The report makes for explosive reading, however, it is in its accusation that Bolsonaro committed crimes against humanity that the inquiry makes a valuable contribution to global health and the future of global pandemic responses. The commission's report outlines a systematic strategy beginning with the president that led people to engage in behaviour hazardous to their life and health. Based on Article 7 of the Rome Statute (the treaty that established the International Criminal Court), Bolsonaro and other ministers have been indicted with the crimes of extermination, persecution, and other inhumane acts. In its first version, the report had also identified the crime of genocide against indigenous communities, but this has been removed from the final report due to dissent among senators.

As we have previously written in The BMJ,2 the federal government has done everything in its power to let covid-19 follow its natural course, by encouraging people to become infected; recommending the use of ineffective treatments as part of official policies; and disseminating misinformation on preventive measures such as social distancing, masks, and vaccines. The president also declared war against local governments that adopted measures to contain the virus and travelled throughout the country to organise and support the gathering of thousands of people in rallies. A symbolic gesture of Bolsonaro’s reckless and anti-science grandstanding came about when the president, himself maskless, took a mask off a child's face during a rally.3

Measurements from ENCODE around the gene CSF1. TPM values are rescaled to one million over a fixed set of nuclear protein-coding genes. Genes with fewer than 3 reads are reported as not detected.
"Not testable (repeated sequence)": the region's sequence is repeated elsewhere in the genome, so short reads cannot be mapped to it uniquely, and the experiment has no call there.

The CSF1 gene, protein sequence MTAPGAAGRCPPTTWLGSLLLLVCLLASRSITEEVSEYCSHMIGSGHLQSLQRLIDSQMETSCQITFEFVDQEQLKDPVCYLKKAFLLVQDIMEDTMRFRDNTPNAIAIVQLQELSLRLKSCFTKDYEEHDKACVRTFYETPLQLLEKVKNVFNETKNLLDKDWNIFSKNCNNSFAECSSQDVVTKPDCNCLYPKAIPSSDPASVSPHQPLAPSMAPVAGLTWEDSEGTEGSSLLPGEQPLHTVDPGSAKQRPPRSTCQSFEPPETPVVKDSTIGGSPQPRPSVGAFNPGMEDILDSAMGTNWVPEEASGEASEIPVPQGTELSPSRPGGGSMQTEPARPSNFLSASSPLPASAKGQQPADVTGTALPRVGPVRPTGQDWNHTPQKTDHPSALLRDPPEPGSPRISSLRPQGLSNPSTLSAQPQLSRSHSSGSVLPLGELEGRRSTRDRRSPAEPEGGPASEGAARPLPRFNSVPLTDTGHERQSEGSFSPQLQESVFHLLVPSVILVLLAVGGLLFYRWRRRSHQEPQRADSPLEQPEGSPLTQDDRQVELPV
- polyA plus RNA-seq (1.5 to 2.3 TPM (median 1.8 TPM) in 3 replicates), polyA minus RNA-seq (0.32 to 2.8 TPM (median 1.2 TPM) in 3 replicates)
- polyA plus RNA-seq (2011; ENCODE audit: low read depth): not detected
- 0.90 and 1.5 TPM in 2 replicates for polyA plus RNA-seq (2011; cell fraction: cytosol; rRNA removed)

The idea of herd immunity by contagion has been used to justify Bolsonaro’s actions, but this approach has been largely debunked, since it is unsustainable to tackle a pandemic by letting the disease spread on a large scale. More than this, it is an abomination from an ethical and legal standpoint, for it entails thousands of avoidable deaths, as well as the overstrain and even collapse of healthcare systems.